Dylan LeBlanc Shows Unprecedented Vocal Range and Stirring Arrangement on ‘Renegade’ (ALBUM REVIEW)

The most important thing to know about Dylan LeBlanc’s Renegade is that it’s absolutely beautiful. Lush, velvety and gorgeous enough to rival anything I’ve heard this year, this ten-track collection of charmed Americana recollects songwriters like Tom Petty, Townes Van Zandt, Fleet Foxes and Fleetwood Mac. While Renegade has its stand-outs, it also possesses the kind of cohesion that allows you to just press play, confident that it harbors no duds. 

LeBlanc’s power is primarily centered in his supernatural vocal ability, a smoothly silken countertenor rivaling Chris Isaak’s buttery croon but effortlessly able to throttle into an overdriven growl or yelp at any moment. His voice has always been impressive, since he released his 2010 debut three albums ago, but on Renegade, his skills culminate in a display of unprecedented vocal range, the result of a decade of development on the road. 

The Nashville-residing, Shreveport-born LeBlanc is rooted in richly storied locales, splitting his formative years between his mom and dad’s respective homes in Austin, TX and Muscle Shoals, AL, and the settings have seeped into his discography. Renegade, LeBlanc’s fourth full-length and his first for ATO Records, retains his penchant for threading together poignantly heartbreaking narratives with that constantly developing voice, sounding like an angel serially molting into ever-more-magnificent sets of wings. This time around, however, he’s fully electrified, with all the strength and density of his road band since 2016 and best buds since childhood: Muscle Shoals stalwarts The Pollies. 

Renegade was tracked in 3 days and sent off for mastering after 10. It was mostly recorded live, each track captured in fewer than three takes in Nashville’s Studio A, and produced by Grammy Award winning Dave Cobb (Brandi Carlile, Chris Stapleton, Jason Isbell). The album undertakes issues of sobriety, religion, personal reflection, tragedy and all sorts of calamitous life choices. The tracks are all loosely tied to the idea of the renegade, individuals operating outside communal norms, and are inspired by numerous stories from strangers as well as LeBlanc’s own life. “I like the idea of a renegade,” says LeBlanc in a press release. “Branching off from society or from the structure of the way our world is designed…I wanted to write about the crueler, nasty aspects of the world and life.”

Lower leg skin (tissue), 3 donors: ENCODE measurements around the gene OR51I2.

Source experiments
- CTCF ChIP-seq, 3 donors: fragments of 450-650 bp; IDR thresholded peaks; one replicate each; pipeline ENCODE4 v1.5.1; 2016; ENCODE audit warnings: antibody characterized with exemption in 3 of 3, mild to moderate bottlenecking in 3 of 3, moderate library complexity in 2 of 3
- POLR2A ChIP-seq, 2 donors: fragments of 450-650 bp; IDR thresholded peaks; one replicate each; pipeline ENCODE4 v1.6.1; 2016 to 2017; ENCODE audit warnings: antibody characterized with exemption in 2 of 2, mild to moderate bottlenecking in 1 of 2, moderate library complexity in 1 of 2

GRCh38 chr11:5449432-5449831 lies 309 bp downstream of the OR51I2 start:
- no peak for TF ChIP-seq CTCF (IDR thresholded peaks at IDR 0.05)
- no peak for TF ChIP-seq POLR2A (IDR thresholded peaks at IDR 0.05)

The album opens with its strongest sounds, its singles “Renegade” and “Born Again.” The title track, one of the first songs written for the album, has a fateful arc, zeroing in on hometown characters who chose a life off the beaten path, attempting unsuccessfully to defy the odds: a woman who resists her sister’s advice and falls for a troubled stranger, only to regret it when he winds up on the losing end of a shoot-out with the law. Taunted by lonely desert-noir vocal harmonies and hints of chiming dulcet tones, “Renegade” is driven by punchy drums patrolling the doomed tale and inspiring a feeling that it’s always nearly off the rails, that the whole thing is threatening to end up in a smoldering pile by the end of each subsequent verse.

“Born Again” features some of the loveliest vocals of the album and supremely elegant production, sounding like Fleetwood Mac reinterpreting Tom Petty. The second single spins a looser narrative than its predecessor, rhetorically philosophizing on how life can bring you to the point of utter despair and in search of a total 180. LeBlanc reflects on this requisite rebirth in press materials, musing on “wanting to be different, tired of pain and how sometimes life literally beats you into a state of submission. It literally beats you down until you’re ‘born again,’ until some sort of accordance with the universe takes place, but how everything in your past leads you up to that point.” The single kicks off with choice lyrics: “Well, it’s hard to see the past with your back up against the wall / You never had to look back ’til you didn’t like what you saw.”

There isn’t a loser among the tracks, but “Bang Bang Bang,” “Domino” and “Honor Among Thieves” truly can’t be missed. A story of tragic gun violence revealed during a conversation with a New Orleans native inspired “Bang Bang Bang,” which boasts a simple yet satisfying bass line and utterly heartbreaking tremolo-fueled guitar solo, plus intense vocals vaguely reminiscent of some transcendent power ballad from 1985. On “Domino,” LeBlanc reflects from the perspective of a stranger who shared her experiences of prostitution, featuring some of the most versatile vocals of the album, easily transitioning from smooth crooner to emotive growler. Closing track “Honor Among Thieves” tackles ancestry and immigration, with a powerful slow build from an acoustic guitar and a single vocal to a thick stirring string arrangement, eventually adding percussion and enveloping the listener in a blanket of emotions to close out LeBlanc’s best album yet.

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